Your campaign for customers should begin today.

Longer days offer you longer selling hours.  Take the tombstone our of ads and promote a benefit. Or test the frequent shopper model. Go for collective buying power – test  a coupon on Groupon.

Collective Buying Power

In outreach efforts – social media, eblasts, Twitter, Facebook – optimize your communications with bona-fide reasons to spend.

Of course, there’s nothing better than building name recognition through a daily blog, press releases and articles.

Bottom line: borrow ideas liberally from the big boys,  the retailers who cannot afford to sit out a season.  As people start to take in Suze Orman’s “stand in your own truth” advice, they will base buying decisions on affordability and future gain.

Finally,  Ms. Orman says the foundation to healthy family economics is spending with cash.

Now that’s good news.

Discounts Rule on Facebook Fan Pages

In Art business, Auction Advertising, business, Drive Website Traffic, selliing antques on April 24, 2011 at 3:30 pm

When it comes to how art and antique dealers and other businesses see Facebook, there seems to be a major disconnect.  C-level officers and fans see things differently.

The IBM Institute for Business Value Analysis recently released results of a 2011 CRM Study, and the fallout leaves plenty of room on to make better use of your Facebook page.

To put a few of the more common perceptions in line, let’s start with the fact that more than 73% of business owners believe fans come to their Facebook page to learn more about new products. In contrast, only 51% of fans actually use Facebook fan pages for this reason.

71% of Facebook fan page owners load the page ups with general information because they believe that’s what fans want. Only 53% of fans log on for general info.

61% of site owners think fans come because they want to be part of a community.  Only 22% of fans want to be part of a corporate community.

How Business and Fans Disconnect on Facebook

The closest fan page owners and fans come to being in sync is when it comes to actual purchases. 60% of businesses believe fans like them because they want to buy something. 55% of fans come to purchase.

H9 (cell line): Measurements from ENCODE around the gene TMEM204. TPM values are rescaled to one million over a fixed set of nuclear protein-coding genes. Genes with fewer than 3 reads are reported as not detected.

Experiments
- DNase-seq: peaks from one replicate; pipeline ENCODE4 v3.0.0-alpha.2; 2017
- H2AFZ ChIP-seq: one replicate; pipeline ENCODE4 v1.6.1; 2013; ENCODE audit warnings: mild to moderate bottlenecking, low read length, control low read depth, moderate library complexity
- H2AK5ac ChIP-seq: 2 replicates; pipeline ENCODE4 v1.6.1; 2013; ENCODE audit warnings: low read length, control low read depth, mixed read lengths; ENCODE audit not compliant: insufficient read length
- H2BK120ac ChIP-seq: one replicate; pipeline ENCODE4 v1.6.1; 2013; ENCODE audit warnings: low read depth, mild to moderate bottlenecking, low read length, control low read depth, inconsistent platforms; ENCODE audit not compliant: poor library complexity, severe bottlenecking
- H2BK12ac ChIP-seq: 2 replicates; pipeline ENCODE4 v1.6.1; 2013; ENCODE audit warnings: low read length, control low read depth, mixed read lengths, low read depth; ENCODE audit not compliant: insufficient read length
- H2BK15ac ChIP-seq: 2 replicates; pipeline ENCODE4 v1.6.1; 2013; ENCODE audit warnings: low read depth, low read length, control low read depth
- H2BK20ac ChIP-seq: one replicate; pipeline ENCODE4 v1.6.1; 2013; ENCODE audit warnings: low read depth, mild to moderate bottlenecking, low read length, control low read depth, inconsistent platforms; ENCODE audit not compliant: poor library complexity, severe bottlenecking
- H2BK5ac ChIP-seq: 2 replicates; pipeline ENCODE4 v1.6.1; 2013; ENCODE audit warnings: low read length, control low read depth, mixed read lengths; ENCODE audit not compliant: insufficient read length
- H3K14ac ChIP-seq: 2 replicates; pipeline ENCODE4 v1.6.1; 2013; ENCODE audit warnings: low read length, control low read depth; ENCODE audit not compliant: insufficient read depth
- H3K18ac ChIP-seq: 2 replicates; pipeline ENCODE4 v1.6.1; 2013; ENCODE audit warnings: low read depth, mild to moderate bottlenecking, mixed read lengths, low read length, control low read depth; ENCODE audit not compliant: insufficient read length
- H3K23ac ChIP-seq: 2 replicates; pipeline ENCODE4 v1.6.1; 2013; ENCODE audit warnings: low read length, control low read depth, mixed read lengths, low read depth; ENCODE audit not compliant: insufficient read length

The main reason fans come to a business page is to for a discount. 61% of your fans come for the discount and 60% of fan page owners realize this.

The new results of the what may be the most comprehensive social media study to date is sure to make all of us re-think our use of Facebook fan pages.

That said, see you on Facebook. (BTW, we recently posted discounts.)

P.S. To enlarge the image above, click on it.

What Sellers Should Know About Facebook Now

In Art and the American Way, Art business, business, Drive Website Traffic on April 22, 2011 at 3:34 pm

As the rush to Facebook becomes more defined, the ways to use it are becoming more refined. That is, the metrics have been long enough to provide answers about how to best use Facebook, when to post and what your “likes” expect from your page. (I’ll address expectations in the next blog post.)

Here are the new ground rules for making the most of Facebook.

The best day to publish is not a weekday. It’s the weekend. Good information that is published on Saturday and Sunday pulls in the widest audience.

The best time to post is 8:00 a.m.  Like you, people are more receptive to information before they get caught up in the day’s activities.

The content that gets the most traffic is related to sex. Since you’re selling antiques, the best content is positivity. Coming in at third place is learning. And coming in at last place, work.

The most sharable word is Facebook. Since you’re probably not going on and on about FB, other words with a high share rate are: why, most and world. Video, health, how, big, bills, says all rank about the same in shareability.

The least shared words are vs, apple and review.  Down, poll, Twitter, game and york are next in line for least shared.

And, here’s a clincher, the best frequency of posts is every other day. (Whew! That gives us all more time to get some real work done.)

Since it’s  Friday , I’m going to hold my next post until Saturday morning at 8:00 and then I’ll share some positive information you can learn from  on Facebook.  And you can be sure to find out why, most things that happen in the world of antiques are big news.

Be sure to check PR To the Trade out at Facebook.